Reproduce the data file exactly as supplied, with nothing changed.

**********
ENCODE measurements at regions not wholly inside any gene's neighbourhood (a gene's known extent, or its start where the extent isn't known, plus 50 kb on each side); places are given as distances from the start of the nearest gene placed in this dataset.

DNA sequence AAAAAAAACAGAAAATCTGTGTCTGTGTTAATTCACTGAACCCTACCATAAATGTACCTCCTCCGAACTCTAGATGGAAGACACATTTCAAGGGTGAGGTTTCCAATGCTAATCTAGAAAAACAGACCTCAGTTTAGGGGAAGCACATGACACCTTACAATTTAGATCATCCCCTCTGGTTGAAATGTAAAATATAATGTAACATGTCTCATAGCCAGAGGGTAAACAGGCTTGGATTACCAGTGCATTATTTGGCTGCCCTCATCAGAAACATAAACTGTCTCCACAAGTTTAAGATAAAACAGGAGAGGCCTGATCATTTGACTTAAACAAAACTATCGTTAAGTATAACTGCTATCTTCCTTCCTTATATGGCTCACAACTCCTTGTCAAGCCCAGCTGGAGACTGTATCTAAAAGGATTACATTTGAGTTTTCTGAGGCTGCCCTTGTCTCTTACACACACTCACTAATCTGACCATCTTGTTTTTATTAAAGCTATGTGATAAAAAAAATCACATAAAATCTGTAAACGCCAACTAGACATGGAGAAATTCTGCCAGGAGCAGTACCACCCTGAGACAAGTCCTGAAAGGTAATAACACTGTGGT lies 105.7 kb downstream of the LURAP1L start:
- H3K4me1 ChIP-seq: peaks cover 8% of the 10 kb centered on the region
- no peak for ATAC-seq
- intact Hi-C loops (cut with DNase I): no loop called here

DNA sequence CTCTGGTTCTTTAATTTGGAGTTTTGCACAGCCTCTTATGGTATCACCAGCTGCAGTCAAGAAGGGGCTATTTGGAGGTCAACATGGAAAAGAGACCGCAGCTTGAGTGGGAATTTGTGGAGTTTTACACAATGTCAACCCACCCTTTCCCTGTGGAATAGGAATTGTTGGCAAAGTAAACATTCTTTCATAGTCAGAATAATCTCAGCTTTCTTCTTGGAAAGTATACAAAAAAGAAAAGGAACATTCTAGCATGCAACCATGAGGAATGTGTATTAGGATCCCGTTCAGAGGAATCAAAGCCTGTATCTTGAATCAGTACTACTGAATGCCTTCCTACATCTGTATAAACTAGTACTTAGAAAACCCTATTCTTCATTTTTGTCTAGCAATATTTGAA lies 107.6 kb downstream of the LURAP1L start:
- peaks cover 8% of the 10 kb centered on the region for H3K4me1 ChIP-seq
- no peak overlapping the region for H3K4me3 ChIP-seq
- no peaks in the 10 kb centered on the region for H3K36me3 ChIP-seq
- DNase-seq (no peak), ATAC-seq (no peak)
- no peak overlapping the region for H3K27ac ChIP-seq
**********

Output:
ENCODE measurements at regions not wholly inside any gene's neighbourhood (a gene's known extent, or its start where the extent isn't known, plus 50 kb on each side); places are given as distances from the start of the nearest gene placed in this dataset.

DNA sequence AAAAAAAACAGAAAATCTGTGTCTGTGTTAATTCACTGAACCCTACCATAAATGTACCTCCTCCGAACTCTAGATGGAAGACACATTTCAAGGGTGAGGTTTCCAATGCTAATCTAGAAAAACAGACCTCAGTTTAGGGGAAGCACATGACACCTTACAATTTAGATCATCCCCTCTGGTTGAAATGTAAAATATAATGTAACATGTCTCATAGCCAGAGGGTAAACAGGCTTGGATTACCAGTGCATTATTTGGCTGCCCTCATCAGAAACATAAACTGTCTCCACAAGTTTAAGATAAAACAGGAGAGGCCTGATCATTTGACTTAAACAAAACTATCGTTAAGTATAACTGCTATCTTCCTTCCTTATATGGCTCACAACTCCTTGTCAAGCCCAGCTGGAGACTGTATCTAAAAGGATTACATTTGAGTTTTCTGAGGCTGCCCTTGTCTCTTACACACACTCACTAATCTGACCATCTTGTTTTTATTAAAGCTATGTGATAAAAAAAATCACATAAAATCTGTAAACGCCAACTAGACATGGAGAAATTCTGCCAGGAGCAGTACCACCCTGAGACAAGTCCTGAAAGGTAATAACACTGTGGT lies 105.7 kb downstream of the LURAP1L start:
- H3K4me1 ChIP-seq: peaks cover 8% of the 10 kb centered on the region
- no peak for ATAC-seq
- intact Hi-C loops (cut with DNase I): no loop called here

DNA sequence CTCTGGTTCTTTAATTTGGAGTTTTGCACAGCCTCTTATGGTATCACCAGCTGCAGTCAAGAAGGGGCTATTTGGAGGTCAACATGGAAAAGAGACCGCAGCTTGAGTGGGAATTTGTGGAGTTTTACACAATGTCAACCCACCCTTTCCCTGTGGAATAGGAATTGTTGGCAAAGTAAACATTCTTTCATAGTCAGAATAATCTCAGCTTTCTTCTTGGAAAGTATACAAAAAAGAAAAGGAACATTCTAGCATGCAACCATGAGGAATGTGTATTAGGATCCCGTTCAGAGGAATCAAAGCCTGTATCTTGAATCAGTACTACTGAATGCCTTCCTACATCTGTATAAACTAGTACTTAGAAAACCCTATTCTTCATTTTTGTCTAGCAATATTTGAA lies 107.6 kb downstream of the LURAP1L start:
- peaks cover 8% of the 10 kb centered on the region for H3K4me1 ChIP-seq
- no peak overlapping the region for H3K4me3 ChIP-seq
- no peaks in the 10 kb centered on the region for H3K36me3 ChIP-seq
- DNase-seq (no peak), ATAC-seq (no peak)
- no peak overlapping the region for H3K27ac ChIP-seq